Women in rural communities have to walk increasingly long distances to look for firewood. This is a tedious, time-consuming burden for women and girls and detracts from time spent in girls going to school and women participating in activities that will generate income. From an environmental perspective, the use of large amounts of firewood for cooking has contributed to problems of deforestation leading to soil erosion and land degradation -- undermining agricultural efforts to produce food.
|Learning how to construct energy-saving stoves|
Back when CPAR Tz first started working in Karatu District, we learned that various models of energy saving stoves had been introduced but none had been widely adopted. We wanted to promote energy saving stoves because they use about one-third the firewood of the three-stone fireplace, so we decided to consult with rural women to find out why the stoves weren’t popular.The women complained that they couldn’t roast maize, the stoves didn’t produce enough light and the intensity of the heat tended to destroy their pots. Furthermore, they were expensive to construct because they used cement and burnt bricks. And, the women objected to the use of chimneys because, as they pointed out, a little smoke is a good thing to keep snakes and scorpions out of your house.
CPAR Tz shared this information with women from the Arusha-based Centre for Agricultural Mechanization and Rural Technology (CAMARTEC) who had already worked to design an energy saving stove that addressed women’s concerns. In addition, they had taken “kitchen management” to a whole new level by tackling women’s comfort and efficiency in the kitchen.
|Testing the soil|
|Mixing the goop|
|Using wood and paint containers|
The tools required to construct the stoves are a knife or machete, a bucket, two pots or paint tins of 5 liter capacity and a piece of flat wood for compacting the soil. With the exception of the paint tins and flat wood, all are readily available at the household level. The paint tins and flat wood can be procured for about $2 and then continuously recycled to other households. All the necessary measurements are calculated using one’s hands.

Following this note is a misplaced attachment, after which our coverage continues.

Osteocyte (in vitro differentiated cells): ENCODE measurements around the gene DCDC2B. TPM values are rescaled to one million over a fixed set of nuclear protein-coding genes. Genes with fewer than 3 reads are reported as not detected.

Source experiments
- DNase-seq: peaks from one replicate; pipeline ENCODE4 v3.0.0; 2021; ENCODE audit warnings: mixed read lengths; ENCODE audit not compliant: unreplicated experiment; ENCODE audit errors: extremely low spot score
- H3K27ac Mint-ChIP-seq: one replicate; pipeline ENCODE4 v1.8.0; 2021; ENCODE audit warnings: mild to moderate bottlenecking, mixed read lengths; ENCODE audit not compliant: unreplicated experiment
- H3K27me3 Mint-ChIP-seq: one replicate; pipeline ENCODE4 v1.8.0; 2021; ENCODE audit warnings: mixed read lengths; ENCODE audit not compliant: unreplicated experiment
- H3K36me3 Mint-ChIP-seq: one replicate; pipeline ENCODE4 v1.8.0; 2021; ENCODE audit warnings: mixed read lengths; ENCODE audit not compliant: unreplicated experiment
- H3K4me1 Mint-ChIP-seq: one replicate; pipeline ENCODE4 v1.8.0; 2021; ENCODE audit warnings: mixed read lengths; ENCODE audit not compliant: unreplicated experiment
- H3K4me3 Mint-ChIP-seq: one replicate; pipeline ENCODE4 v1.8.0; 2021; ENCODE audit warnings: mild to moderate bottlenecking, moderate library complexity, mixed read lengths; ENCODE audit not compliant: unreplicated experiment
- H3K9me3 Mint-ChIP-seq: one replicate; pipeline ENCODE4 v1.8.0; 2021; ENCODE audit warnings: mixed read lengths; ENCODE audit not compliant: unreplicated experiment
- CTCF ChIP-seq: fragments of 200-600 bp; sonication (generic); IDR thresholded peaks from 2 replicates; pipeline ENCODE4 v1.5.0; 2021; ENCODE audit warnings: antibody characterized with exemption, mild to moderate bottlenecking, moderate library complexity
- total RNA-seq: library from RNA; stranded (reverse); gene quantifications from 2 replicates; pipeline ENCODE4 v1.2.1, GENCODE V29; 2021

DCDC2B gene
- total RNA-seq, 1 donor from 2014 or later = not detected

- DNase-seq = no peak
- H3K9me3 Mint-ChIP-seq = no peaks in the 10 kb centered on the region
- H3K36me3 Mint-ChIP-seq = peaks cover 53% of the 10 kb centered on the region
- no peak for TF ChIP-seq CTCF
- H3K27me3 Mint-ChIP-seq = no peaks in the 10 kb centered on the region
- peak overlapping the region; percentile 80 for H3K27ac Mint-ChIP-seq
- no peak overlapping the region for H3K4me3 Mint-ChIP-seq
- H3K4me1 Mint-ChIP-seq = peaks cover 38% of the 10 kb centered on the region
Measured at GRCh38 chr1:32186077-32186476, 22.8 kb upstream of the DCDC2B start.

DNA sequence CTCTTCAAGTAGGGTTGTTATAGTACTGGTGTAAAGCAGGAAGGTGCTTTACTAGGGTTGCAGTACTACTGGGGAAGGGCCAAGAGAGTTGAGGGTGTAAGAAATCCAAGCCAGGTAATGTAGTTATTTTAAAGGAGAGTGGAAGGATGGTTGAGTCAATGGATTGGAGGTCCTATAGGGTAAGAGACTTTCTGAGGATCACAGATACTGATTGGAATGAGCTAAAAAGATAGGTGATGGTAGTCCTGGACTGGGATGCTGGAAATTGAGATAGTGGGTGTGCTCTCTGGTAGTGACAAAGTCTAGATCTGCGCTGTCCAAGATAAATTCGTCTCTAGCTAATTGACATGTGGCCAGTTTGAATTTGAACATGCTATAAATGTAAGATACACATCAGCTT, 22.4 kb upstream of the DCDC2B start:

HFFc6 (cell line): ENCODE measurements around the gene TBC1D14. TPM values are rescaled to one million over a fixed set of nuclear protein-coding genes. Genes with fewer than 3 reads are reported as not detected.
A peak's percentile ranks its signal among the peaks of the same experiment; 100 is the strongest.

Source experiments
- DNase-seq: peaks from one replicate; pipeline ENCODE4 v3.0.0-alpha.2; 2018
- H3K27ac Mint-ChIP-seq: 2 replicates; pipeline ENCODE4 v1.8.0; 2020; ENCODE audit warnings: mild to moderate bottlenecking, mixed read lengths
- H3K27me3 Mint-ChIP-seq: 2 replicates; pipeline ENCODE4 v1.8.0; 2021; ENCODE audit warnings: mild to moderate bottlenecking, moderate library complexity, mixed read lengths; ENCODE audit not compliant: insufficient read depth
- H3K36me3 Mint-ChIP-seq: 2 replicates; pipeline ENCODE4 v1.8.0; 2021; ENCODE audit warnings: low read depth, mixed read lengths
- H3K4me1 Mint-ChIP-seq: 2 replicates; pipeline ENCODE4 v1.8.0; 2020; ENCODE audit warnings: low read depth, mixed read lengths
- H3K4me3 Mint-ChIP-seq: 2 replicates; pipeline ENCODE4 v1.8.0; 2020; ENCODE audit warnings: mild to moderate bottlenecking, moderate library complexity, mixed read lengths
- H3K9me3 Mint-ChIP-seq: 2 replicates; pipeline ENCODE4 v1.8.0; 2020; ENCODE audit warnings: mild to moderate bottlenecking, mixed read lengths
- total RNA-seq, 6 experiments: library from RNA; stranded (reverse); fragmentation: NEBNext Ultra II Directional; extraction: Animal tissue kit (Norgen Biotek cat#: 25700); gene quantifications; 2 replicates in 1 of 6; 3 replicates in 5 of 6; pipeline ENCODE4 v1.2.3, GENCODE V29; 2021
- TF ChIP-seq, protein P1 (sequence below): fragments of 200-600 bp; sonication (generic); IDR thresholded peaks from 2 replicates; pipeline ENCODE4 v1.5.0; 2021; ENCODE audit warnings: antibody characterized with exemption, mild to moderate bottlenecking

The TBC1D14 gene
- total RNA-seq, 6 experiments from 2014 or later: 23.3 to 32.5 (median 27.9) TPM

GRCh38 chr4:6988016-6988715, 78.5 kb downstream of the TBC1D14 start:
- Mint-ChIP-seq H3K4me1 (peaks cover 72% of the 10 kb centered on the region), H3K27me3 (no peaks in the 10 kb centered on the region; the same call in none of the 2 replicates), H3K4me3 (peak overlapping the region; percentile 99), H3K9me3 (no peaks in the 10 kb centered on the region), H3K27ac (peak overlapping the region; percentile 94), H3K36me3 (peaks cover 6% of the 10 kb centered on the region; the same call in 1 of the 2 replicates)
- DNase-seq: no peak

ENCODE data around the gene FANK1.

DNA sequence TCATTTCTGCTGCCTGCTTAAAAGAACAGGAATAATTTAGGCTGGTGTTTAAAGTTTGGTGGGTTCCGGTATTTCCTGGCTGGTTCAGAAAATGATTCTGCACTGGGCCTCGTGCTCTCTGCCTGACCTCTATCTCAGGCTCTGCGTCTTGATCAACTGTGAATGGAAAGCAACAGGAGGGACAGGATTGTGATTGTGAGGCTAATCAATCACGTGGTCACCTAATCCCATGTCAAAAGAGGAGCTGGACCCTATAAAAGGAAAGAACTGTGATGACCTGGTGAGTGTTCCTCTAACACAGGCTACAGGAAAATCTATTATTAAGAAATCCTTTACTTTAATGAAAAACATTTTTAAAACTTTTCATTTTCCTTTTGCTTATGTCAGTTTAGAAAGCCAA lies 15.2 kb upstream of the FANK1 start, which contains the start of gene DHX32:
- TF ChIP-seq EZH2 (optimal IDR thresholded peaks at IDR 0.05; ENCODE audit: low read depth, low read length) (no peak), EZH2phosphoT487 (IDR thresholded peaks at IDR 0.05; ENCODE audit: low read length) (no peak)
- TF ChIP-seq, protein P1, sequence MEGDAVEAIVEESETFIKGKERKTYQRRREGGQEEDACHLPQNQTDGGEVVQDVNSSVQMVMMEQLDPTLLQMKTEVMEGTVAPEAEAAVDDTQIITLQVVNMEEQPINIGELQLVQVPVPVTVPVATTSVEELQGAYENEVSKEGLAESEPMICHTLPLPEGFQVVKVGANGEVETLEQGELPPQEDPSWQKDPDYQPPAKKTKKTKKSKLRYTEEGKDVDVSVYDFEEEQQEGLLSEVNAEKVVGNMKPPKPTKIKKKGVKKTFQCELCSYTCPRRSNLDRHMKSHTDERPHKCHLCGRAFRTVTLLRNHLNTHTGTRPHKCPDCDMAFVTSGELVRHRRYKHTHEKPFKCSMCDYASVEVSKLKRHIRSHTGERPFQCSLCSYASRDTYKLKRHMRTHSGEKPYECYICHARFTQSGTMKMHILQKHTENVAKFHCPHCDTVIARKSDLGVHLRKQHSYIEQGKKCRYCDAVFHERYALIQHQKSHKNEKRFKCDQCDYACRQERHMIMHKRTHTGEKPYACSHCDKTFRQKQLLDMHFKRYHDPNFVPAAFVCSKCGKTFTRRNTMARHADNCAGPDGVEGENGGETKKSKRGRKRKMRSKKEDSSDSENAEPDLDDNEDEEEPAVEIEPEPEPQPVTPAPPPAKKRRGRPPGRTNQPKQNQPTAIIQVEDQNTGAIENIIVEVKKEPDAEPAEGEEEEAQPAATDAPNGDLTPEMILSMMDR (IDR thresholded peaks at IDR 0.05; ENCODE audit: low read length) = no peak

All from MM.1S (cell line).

As part of the “kitchen management” training, women learn to keep the kitchen clean, arrange kitchen items conveniently, maintain the stove, store firewood properly, keep cooking utensils covered and sprinkle the earth floors with a bit of water before sweeping to minimize the dust. They learn energy saving tips such as reducing the firewood once the food has come to a boil, covering the pot with a lid whenever possible, avoiding overcooking, soaking raw foods such as maize and beans before cooking, chopping certain foods into small sizes before cooking, using dried wood for less smoke and better use of energy, and preparing everything first before lighting the stove.
Traditional Iraqw houses don’t have windows so cooking over the three-stone fire fills the house with smoke. The Mkombozi stoves are constructed, at women’s request, in place of their three-stone fires. It’s easy to see on the mud wall exactly where the smoke hits so, keeping in mind that some smoke in the house is desirable, the women are encouraged to put in a small window so that a lot of the smoke can escape.
|Demonstration -- although this pot should ideally be covered...|
|Cooking stew and roasting maize|